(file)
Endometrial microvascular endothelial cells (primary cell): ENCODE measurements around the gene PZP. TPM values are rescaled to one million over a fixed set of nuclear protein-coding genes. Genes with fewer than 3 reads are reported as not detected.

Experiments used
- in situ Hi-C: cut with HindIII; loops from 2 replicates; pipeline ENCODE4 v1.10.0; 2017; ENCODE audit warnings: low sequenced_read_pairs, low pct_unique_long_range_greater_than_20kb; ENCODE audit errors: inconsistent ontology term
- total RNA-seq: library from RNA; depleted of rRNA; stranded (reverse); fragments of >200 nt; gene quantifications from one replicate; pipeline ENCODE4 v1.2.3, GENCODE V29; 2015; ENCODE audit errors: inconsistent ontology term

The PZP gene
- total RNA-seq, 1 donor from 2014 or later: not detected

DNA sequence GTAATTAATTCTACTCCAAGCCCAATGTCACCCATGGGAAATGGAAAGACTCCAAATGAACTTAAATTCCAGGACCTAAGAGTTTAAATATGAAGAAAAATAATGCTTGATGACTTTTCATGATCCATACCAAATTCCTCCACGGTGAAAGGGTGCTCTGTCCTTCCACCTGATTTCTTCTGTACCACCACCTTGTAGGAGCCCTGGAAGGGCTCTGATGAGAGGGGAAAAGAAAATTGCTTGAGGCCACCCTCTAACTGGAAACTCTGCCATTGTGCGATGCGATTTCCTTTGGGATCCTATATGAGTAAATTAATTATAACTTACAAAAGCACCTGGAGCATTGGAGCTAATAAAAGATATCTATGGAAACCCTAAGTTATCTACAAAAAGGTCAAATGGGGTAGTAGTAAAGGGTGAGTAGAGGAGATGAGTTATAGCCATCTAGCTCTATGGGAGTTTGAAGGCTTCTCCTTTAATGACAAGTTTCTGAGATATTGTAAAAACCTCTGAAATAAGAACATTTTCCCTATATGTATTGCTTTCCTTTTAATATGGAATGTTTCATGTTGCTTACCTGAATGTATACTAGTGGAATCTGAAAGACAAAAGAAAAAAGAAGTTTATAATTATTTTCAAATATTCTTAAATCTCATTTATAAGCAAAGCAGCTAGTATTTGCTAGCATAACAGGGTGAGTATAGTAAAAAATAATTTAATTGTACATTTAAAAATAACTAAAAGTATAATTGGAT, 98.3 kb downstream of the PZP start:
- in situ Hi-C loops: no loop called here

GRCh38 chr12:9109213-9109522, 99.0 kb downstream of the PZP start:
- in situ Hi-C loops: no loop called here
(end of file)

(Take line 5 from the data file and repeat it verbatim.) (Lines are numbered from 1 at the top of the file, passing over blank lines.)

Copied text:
The PZP gene